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Endoscopy. 2005 Feb;37(2):101-9.

Preparation, premedication, and surveillance.

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1
Gastrointestinal Unit, L. Sacco University Hospital, Milan, Italy.

Abstract

In the year since the last review, continuing pressure on endoscopy suites to improve efficiency and reduce costs without compromising patient care has led to growing interest in alternatives to pharmacological sedation and in the use of short-acting sedatives. Relaxation music, acupuncture, and the use of small-caliber endoscopes for unsedated peroral gastroscopy have therefore been suggested as ways of increasing tolerance and reducing discomfort. With regard to ultrathin and superthin endoscopes, the results are interesting, but further data from controlled trials and in studies including larger numbers of patients are still needed. The form of sedation for gastrointestinal endoscopy that has attracted greatest interest over the last year is the use by nonanesthetists of intravenous propofol, administered either alone at standard doses to achieve deep sedation, or at lower doses combined with benzodiazepines and opioids to achieve moderate sedation/analgesia. In comparison with benzodiazepines/opioids, the results were in favor of propofol: the mean time to sedation was shorter and the depth of sedation was greater. In addition, patients receiving propofol reached full recovery earlier and were discharged sooner. However, in the survey of patient satisfaction at discharge, it was found that the sedation methods did not have a significant impact on overall patient satisfaction. Some important issues concerning the narrow therapeutic range of propofol and the need for adequate training of endoscopists to deal with any problems related to deep sedation are still open - despite the growing amount of data suggesting that the drug is safe even when administered by registered nurses, an approach that is possibly more cost-effective than delivery by gastroenterologists or anesthetists. The morbidity and mortality associated with cardiopulmonary complications continue to be a significant concern during gastrointestinal endoscopy. Professional societies and national expert peer groups have issued practice guidelines for sedation and analgesia that call for continuous monitoring of the patient's hemodynamic and ventilatory status and consciousness. Direct observation is facilitated by electronic devices (pulse oximetry, capnography), directly indicating the patient's ventilatory status and the depth of sedation. Recently, it has been proposed that the bispectral index (BIS), an electroencephalography-based technique, can be used to monitor the depth of sedation during gastrointestinal endoscopy. However, the results of a recent study cast some doubt on the usefulness of the BIS, in its current version, for titrating boluses of propofol to an adequate level of sedation. Further data therefore appear to be needed to assess whether or not BIS values can help avoid unnecessary propofol dosage and can replace continuous assessment of the ventilatory effort.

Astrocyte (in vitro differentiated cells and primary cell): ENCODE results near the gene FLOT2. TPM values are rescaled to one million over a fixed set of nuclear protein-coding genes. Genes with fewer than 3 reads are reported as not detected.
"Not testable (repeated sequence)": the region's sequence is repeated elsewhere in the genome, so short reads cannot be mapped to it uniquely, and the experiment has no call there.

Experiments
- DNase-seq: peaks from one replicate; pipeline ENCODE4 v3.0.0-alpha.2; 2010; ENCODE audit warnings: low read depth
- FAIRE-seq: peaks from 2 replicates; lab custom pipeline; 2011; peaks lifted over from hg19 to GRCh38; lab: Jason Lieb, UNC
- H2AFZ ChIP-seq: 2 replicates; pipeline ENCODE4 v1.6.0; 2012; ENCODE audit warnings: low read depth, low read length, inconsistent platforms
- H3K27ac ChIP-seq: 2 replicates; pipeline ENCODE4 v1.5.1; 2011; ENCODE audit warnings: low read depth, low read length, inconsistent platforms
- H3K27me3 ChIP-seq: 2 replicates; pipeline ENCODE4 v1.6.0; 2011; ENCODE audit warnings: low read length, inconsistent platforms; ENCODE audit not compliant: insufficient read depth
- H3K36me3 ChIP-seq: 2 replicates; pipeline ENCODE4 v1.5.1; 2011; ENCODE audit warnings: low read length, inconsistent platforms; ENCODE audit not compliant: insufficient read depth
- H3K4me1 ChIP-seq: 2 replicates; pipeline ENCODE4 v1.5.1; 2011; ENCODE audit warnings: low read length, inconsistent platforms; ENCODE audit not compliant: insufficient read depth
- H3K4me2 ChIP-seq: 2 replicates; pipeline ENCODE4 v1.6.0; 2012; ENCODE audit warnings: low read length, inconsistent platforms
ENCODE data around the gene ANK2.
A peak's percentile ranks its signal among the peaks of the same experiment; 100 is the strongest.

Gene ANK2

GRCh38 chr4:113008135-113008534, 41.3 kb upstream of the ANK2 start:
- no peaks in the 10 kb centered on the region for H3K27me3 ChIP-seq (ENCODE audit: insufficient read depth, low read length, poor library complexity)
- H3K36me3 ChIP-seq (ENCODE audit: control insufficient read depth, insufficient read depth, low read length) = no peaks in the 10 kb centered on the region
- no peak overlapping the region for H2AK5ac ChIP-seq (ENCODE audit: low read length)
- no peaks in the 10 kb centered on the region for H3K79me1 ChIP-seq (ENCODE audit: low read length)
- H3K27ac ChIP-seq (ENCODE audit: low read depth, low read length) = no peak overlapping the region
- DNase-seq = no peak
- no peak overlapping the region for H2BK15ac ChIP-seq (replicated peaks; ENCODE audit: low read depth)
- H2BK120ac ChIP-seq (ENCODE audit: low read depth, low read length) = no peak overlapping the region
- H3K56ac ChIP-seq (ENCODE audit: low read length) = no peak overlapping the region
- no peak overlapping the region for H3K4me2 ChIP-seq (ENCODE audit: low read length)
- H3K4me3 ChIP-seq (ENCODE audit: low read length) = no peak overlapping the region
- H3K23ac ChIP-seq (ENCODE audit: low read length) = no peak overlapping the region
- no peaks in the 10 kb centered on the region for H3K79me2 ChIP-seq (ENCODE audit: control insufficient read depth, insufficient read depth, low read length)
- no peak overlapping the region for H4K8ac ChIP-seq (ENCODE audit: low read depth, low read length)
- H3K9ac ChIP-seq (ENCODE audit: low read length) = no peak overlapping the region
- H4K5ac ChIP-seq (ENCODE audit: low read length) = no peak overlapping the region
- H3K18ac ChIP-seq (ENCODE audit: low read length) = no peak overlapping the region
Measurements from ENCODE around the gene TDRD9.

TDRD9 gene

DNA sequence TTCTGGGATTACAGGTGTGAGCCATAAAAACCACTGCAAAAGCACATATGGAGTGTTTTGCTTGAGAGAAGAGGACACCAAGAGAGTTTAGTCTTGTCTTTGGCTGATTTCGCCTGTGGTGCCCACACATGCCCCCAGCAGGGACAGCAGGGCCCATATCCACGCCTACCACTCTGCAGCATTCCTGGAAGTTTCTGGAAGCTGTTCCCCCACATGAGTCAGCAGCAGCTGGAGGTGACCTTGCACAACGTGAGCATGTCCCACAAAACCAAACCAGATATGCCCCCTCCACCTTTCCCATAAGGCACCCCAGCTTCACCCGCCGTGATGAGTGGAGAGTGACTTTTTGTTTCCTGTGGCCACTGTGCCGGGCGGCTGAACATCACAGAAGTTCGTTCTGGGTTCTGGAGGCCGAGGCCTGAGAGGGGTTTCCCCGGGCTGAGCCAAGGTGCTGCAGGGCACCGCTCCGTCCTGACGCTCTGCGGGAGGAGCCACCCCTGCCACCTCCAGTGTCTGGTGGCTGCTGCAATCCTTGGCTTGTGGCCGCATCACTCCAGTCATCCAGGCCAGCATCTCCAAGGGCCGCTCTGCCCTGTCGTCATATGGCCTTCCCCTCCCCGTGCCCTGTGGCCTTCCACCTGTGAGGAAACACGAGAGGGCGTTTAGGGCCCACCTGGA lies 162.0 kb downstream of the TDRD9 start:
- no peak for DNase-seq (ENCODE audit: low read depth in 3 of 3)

PMID:
15692924
DOI:
10.1055/s-2004-826149
[Indexed for MEDLINE]

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